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Wednesday, August 15, 2012

Book Review - From Dreamer to Dreamfinder

If you know your Epcot history, you remember the Dreamfinder. This was an invented character prominent in the first Journey into Imagination ride, and also a walkaround "face" character that met people in the Imagination pavilion, usually seen cradling a puppet of his friend, the purple dragon named Figment. The Dreamfinder isn't much visible in the pavilion today (there are a few nods to his former presence), but the man behind the walkaround character is very much on the scene. Ron Schneider, the performer who was the primary person scheduled to work as Dreamfinder, has a new book out. 

From Dreamer to Dreamfinder: A Life and Lessons Learned in 40 Years Behind a Name Tag is a thick book (294 pages) offered at a very reasonable price ($15.95 on Amazon, often discounted - it's $10.85 as I write this, but that could change). One thing it's not is a picture book - this is strictly text and a few black and white pictures. But that keeps the price low, I think, so all in all that's a good thing.



Much of the book is a memoir about Ron's life as a performer and his various interactions with the key players in the industry over the decades. Like Forrest Gump, he gets to meet seemingly everyone, but Ron is no Forrest Gump in the mental department. He's sharp, and he adapts to the needs of the jobs. More than that, he reflects, and in this, we all benefit. A majority of workers in Disney parks, even those in important roles and creators of things, often are so busy with life that they seldom take the time to think about what everything means. What's the role of the performer vis-a-vis the guest? What subtle and unwritten rules exist, and why? Over the years, Ron not only came across (or invented) the answers, he ruminates here in the book about why they matter.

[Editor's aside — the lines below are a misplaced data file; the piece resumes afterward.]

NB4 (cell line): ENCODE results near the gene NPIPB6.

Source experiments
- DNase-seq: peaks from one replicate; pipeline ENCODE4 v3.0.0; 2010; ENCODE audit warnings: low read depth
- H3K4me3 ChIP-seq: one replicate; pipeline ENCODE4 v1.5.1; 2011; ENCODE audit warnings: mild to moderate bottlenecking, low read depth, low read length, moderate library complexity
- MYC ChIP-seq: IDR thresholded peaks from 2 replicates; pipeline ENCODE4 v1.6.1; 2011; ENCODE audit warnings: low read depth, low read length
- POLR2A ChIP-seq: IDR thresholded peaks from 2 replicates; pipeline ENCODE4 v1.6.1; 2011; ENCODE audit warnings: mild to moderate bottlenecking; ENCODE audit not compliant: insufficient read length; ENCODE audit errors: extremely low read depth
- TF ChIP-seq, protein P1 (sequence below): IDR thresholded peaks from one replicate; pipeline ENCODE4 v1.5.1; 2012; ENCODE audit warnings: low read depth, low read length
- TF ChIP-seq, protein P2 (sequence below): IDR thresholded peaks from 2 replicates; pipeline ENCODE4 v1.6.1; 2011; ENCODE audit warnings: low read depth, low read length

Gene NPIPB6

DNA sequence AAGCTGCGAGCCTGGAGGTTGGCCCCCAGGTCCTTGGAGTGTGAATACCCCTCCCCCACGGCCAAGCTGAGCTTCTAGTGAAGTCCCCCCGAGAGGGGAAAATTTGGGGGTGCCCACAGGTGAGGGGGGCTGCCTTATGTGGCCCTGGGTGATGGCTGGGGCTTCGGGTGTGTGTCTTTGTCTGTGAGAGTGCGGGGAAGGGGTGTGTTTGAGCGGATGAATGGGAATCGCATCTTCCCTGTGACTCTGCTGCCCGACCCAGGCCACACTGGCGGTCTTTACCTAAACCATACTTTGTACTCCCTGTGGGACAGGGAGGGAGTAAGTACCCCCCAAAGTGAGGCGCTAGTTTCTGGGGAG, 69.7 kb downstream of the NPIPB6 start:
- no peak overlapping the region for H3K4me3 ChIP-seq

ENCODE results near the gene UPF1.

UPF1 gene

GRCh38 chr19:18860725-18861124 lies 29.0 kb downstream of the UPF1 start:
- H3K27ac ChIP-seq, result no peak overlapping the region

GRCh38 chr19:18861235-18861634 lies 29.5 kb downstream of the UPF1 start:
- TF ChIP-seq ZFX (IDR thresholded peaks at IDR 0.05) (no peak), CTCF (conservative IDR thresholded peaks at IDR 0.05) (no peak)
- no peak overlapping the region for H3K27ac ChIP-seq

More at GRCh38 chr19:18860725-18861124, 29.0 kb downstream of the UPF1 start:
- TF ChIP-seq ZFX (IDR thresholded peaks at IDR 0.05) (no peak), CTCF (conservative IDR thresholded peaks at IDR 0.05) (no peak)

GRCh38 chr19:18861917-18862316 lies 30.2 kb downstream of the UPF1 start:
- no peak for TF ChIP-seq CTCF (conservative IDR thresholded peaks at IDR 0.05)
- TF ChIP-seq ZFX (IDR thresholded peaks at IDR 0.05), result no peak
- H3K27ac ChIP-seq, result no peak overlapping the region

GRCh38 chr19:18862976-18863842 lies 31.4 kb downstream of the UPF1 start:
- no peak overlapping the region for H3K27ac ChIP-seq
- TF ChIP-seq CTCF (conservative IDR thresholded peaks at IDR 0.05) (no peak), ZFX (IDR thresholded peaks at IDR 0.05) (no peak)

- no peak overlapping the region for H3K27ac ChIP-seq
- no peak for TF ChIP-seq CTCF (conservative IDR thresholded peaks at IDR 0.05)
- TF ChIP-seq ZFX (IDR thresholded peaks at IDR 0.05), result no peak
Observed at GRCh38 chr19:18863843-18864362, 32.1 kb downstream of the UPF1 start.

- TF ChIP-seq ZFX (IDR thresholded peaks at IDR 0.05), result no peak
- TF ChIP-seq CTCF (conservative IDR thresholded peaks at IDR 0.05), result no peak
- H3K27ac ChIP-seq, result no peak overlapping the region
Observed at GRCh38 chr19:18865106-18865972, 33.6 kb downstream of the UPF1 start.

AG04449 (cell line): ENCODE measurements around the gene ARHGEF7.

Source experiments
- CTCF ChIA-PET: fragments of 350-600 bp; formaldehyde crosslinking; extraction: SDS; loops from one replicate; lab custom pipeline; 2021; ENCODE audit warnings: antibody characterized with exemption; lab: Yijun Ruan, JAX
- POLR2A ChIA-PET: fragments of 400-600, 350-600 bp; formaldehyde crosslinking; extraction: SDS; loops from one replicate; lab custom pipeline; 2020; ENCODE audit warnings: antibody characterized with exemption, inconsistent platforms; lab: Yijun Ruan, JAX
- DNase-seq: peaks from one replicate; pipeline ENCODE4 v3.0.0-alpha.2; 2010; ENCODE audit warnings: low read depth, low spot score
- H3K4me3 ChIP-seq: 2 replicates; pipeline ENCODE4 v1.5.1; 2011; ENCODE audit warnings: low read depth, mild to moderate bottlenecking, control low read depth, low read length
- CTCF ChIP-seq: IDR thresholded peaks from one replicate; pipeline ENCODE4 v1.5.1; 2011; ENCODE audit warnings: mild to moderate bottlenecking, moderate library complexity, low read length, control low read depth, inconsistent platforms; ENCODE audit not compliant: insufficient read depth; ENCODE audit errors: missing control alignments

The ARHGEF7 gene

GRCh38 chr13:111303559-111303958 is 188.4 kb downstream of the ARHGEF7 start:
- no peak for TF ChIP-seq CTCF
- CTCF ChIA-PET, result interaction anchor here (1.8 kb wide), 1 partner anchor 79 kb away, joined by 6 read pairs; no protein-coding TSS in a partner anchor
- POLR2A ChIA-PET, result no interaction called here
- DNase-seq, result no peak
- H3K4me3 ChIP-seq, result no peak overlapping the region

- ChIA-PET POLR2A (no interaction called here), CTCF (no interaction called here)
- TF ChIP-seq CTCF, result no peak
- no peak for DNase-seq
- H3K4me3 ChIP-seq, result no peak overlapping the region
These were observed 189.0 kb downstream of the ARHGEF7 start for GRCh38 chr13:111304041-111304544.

Not all of the book is Disney focused, or even theme park focused, for that matter. You'll read about Ron's other exploits, and it can be fairly stated that he calls it as he sees it (translation: he pulls no punches about various creative and cost-cutting decisions he's been witness to). That's refreshing, but more than anything else it helps you feel like you're on the inside for a change, watching theme park (and entertainment) history unfolding on the sidelines.

For a WDW fan, the sections about Epcot and Dreamfinder are gripping, but many readers (including myself) find that the whole book is interesting. Some readers might find the individual sections in the chapters to be disjointed; essentially Ron switches to a new anecdote with only a section division (a whimsical symbol, usually) denoting that we've switched topics. That can interrupt the 'flow' of a chapter, but it also gives the impression that the book is a series of strung-together mini-stories, which it is.

Disclosure: I was sent a review copy of this book by the publisher.

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Kevin Yee is the author of numerous independent Disney books, including the popular Walt Disney World Earbook series and Walt Disney World Hidden History.